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Sacred Unions

Title: Sacred Unions: Catharine Sedgwick, Maria Edgeworth, and Domestic-Political Fiction.
Name(s): Elmore, Jenifer Lynn, author
Moore, Dennis, professor directing dissertation
Hadden, Sally, outside committee member
Walker, Eric, committee member
Burke, Helen, committee member
Haywood, Chanta, committee member
Stern, Julia, committee member
Department of English, degree granting department
Florida State University, degree granting institution
Type of Resource: text
Genre: Text
Issuance: monographic
Date Issued: 2002
Publisher: Florida State University
Place of Publication: Tallahassee, Florida
Physical Form: computer
online resource
Extent: 1 online resource
Language(s): English
Abstract/Description: Since the 1980s, literary scholars in the U.K., Ireland, and the U.S. have recovered the contributions of the nineteenth-century American writer Catharine Maria Sedgwick and her older Anglo-Irish contemporary Maria Edgeworth, establishing both as groundbreaking contributors to their respective national literatures. This dissertation casts new light on both authors by examining their private writings to reconstruct their actual historical relationship to one another and by interpreting their published works in a transatlantic and post-colonial context. Reading their works side by side reveals that both authors were preoccupied with modeling Union—the harmonious union of qualities within the individual, of husbands and wives, of disparate groups within larger societies, and, most importantly, of member states within larger political nations, such as Edgeworth's United Kingdom of England, Scotland, and Ireland, and Sedgwick's young United States of America. Though Sedgwick and Edgeworth lived an ocean apart and never met in person, their literary celebrity and shared literary project connected them. Throughout her career, Sedgwick's readers and critics compared her style, her subject matter, her literary and social mission, and indeed the totality of her literary persona to that of Edgeworth. The dedication of Sedgwick's first novel, A New-England Tale (1822), is an encomium to Edgeworth that establishes how much the novice American admired this mature writer who had already achieved enormous transatlantic literary stature. Edgeworth's response to that dedication initiated an occasional correspondence between the two women, and Sedgwick continued to inscribe her fiction with intertextual references to Edgeworth. Important points of intersection between Sedgwick's and Edgeworth's oeuvres include their literary treatments of women and their writings about women writers, their pioneering literary regionalism, their fictional representations of socioeconomic and ethnic others, and their use of allegory to infuse domestic fictions with national political significance. Both writers employ various narrative strategies in presenting the many aspects of their social and political philosophies to the public in a fictional and often coded form that this dissertation theorizes as the sub-genre of domestic-political fiction. This sub-genre was the means through which both authors modeled their ideals of perfect Union.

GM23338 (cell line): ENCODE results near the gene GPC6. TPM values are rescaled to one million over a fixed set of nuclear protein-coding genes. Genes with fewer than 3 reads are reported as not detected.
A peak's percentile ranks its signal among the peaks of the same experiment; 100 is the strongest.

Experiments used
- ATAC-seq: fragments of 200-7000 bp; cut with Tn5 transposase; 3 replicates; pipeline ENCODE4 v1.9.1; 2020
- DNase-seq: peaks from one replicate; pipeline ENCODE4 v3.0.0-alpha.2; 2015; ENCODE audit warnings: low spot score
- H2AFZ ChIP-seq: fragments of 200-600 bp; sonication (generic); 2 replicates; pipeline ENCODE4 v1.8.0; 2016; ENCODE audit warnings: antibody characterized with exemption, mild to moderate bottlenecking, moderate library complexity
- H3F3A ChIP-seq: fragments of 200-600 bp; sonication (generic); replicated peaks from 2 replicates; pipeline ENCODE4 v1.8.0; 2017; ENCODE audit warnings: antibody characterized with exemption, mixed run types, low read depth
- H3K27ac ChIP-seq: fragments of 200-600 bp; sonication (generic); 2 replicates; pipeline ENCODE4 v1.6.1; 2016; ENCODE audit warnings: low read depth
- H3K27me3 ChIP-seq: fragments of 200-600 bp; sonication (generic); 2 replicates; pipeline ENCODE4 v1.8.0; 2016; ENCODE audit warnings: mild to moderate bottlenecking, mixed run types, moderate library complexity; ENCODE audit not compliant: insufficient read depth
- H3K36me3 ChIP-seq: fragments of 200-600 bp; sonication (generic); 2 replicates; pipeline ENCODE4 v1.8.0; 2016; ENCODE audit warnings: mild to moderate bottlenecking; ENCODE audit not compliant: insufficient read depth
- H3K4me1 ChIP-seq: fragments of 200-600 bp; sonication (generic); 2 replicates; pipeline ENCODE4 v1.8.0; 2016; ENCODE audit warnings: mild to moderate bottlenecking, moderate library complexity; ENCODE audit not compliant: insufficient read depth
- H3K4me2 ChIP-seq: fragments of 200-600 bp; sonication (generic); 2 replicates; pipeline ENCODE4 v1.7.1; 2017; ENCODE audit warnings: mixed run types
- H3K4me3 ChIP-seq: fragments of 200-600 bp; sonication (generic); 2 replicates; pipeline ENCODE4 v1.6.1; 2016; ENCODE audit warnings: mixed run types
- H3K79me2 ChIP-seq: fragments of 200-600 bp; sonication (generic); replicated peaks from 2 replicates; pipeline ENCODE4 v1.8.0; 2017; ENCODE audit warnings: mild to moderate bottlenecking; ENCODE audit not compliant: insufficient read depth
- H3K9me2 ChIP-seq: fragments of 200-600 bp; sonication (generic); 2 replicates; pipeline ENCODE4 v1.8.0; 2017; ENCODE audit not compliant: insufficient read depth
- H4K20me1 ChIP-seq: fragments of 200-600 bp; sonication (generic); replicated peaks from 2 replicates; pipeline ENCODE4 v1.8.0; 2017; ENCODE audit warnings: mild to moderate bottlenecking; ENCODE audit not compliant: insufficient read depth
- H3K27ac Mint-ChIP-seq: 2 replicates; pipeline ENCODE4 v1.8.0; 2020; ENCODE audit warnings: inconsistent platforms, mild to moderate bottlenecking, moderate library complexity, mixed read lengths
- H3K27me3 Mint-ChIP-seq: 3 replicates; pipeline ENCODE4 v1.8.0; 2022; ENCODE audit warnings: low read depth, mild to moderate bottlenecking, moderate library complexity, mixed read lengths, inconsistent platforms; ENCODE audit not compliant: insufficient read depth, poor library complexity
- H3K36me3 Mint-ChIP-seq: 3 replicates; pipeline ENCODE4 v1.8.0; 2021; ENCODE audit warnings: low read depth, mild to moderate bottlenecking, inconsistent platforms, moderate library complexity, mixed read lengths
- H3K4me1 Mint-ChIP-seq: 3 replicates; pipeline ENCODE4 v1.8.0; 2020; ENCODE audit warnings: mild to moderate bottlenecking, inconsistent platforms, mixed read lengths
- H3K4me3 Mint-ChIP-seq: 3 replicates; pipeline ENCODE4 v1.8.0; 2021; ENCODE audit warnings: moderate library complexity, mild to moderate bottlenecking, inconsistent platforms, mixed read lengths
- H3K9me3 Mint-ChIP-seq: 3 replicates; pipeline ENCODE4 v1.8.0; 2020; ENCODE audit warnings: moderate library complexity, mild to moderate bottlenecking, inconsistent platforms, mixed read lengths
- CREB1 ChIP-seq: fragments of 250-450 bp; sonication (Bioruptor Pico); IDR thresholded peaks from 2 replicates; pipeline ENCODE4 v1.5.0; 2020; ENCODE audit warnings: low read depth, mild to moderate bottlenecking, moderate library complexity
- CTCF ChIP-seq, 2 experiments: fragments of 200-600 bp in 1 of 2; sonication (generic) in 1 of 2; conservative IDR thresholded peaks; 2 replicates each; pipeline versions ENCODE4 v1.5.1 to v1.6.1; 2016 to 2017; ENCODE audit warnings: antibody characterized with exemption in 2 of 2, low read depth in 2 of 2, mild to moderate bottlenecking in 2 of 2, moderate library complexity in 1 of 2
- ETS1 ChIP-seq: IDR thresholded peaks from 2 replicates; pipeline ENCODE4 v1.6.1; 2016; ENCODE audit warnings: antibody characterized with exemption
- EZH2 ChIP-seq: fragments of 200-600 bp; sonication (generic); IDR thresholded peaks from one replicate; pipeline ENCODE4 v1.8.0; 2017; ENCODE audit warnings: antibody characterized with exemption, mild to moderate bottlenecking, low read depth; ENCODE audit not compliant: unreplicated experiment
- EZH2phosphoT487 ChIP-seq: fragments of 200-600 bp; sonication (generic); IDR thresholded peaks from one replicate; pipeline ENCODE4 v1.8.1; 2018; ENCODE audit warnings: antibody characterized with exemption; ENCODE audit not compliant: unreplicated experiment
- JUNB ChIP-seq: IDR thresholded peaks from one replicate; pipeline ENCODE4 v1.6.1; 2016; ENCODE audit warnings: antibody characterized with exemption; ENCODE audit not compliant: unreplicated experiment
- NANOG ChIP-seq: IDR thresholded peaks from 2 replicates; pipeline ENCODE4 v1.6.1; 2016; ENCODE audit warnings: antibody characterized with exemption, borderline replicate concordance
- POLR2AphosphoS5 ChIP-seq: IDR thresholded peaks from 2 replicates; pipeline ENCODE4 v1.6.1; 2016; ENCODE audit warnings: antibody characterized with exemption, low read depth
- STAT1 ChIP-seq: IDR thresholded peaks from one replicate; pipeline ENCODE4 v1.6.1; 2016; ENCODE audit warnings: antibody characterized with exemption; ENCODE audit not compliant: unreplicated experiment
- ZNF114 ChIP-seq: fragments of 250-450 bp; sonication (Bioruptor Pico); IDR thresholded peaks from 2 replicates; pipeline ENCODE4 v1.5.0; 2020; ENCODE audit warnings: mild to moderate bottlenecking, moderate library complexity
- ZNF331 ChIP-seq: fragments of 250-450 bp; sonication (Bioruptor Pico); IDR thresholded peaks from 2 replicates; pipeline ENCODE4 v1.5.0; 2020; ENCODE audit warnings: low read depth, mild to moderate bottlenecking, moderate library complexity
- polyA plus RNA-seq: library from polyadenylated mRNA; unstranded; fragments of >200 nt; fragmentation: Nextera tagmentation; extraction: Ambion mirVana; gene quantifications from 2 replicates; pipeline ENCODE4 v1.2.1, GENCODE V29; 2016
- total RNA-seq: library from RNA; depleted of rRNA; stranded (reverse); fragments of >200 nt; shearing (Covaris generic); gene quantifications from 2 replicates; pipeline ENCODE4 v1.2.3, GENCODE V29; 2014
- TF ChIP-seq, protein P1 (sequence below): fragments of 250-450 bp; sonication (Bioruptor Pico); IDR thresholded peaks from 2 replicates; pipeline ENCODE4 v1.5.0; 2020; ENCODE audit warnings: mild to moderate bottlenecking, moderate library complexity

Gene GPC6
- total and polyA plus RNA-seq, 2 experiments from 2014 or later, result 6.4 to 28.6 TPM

Identifier: FSU_migr_etd-0568 (IID)
Submitted Note: A Dissertation submitted to the Department of English in partial fulfillment of the requirements for the degree of Doctor of Philosophy.
Degree Awarded: Degree Awarded: Fall Semester, 2002.
Date of Defense: Date of Defense: November 8, 2002.
Keywords: Maria Edgeworth, Political Fiction, Catherine Sedgewick
Bibliography Note: Includes bibliographical references.
Advisory committee: Dennis Moore, Professor Directing Dissertation; Sally Hadden, Outside Committee Member; Eric Walker, Committee Member; Helen Burke, Committee Member; Chanta Haywood, Committee Member; Julia Stern, Committee Member.
Subject(s): English literature
Persistent Link to This Record:
Owner Institution: FSU

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Elmore, J. L. (2002). Sacred Unions: Catharine Sedgwick, Maria Edgeworth, and Domestic-Political Fiction. Retrieved from